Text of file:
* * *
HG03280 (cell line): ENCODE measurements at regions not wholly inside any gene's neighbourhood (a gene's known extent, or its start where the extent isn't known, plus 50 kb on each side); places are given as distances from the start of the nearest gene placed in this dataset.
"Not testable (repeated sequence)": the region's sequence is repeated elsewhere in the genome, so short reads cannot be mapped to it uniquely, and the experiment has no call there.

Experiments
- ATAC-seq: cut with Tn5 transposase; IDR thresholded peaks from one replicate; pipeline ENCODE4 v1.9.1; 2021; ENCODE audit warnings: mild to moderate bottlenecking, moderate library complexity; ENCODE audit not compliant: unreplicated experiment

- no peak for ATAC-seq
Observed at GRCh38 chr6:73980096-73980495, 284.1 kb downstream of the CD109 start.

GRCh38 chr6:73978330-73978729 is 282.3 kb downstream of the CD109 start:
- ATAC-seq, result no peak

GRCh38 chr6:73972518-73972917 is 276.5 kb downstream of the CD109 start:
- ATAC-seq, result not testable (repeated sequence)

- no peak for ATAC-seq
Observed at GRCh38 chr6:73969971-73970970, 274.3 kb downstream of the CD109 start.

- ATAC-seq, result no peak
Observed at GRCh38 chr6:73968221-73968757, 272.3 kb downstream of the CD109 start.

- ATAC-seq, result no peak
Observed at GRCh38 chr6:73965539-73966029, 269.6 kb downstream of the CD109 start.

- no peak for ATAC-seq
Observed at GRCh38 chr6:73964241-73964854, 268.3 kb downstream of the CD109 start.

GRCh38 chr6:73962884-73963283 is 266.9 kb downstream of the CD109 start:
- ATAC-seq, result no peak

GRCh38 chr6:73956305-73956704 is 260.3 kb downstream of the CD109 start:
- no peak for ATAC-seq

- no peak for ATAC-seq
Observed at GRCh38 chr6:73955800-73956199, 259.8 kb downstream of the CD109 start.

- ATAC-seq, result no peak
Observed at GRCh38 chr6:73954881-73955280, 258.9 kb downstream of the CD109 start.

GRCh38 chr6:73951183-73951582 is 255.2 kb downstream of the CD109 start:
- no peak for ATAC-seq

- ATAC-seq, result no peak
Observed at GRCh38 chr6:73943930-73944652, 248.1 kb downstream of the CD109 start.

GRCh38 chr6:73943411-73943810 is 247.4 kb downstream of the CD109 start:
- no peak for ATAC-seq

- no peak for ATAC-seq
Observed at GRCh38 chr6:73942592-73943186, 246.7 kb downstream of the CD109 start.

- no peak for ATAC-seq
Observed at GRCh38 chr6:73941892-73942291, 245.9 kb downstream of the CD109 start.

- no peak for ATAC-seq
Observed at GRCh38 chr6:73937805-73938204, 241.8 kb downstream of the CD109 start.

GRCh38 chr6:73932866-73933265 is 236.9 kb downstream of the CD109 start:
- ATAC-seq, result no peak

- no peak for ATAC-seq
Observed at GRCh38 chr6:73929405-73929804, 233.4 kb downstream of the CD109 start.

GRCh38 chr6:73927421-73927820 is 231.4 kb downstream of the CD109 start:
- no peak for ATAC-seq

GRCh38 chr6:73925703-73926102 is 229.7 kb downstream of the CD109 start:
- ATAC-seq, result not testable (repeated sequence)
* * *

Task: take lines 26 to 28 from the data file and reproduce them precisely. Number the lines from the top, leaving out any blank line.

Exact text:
Observed at GRCh38 chr6:73954881-73955280, 258.9 kb downstream of the CD109 start.

GRCh38 chr6:73951183-73951582 is 255.2 kb downstream of the CD109 start:
- no peak for ATAC-seq